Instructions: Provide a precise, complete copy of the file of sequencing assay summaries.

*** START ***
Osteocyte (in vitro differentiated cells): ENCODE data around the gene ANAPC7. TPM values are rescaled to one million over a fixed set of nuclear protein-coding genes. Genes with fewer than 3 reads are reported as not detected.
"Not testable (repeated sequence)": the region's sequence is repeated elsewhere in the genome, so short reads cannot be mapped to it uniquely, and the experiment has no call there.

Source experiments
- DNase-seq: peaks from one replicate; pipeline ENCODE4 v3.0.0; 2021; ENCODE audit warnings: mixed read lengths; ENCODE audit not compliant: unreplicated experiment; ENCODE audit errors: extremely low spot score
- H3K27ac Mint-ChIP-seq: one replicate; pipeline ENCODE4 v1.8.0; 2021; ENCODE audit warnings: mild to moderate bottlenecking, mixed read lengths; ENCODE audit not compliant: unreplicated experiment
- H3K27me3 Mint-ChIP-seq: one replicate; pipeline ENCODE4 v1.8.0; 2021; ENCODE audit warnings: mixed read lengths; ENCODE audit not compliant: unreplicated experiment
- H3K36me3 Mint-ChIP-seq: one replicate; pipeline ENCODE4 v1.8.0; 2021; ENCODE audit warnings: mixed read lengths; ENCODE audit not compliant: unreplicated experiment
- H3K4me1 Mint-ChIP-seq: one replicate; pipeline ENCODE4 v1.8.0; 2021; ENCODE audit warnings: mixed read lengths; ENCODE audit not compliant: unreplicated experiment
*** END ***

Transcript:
Osteocyte (in vitro differentiated cells): ENCODE data around the gene ANAPC7. TPM values are rescaled to one million over a fixed set of nuclear protein-coding genes. Genes with fewer than 3 reads are reported as not detected.
"Not testable (repeated sequence)": the region's sequence is repeated elsewhere in the genome, so short reads cannot be mapped to it uniquely, and the experiment has no call there.

Source experiments
- DNase-seq: peaks from one replicate; pipeline ENCODE4 v3.0.0; 2021; ENCODE audit warnings: mixed read lengths; ENCODE audit not compliant: unreplicated experiment; ENCODE audit errors: extremely low spot score
- H3K27ac Mint-ChIP-seq: one replicate; pipeline ENCODE4 v1.8.0; 2021; ENCODE audit warnings: mild to moderate bottlenecking, mixed read lengths; ENCODE audit not compliant: unreplicated experiment
- H3K27me3 Mint-ChIP-seq: one replicate; pipeline ENCODE4 v1.8.0; 2021; ENCODE audit warnings: mixed read lengths; ENCODE audit not compliant: unreplicated experiment
- H3K36me3 Mint-ChIP-seq: one replicate; pipeline ENCODE4 v1.8.0; 2021; ENCODE audit warnings: mixed read lengths; ENCODE audit not compliant: unreplicated experiment
- H3K4me1 Mint-ChIP-seq: one replicate; pipeline ENCODE4 v1.8.0; 2021; ENCODE audit warnings: mixed read lengths; ENCODE audit not compliant: unreplicated experiment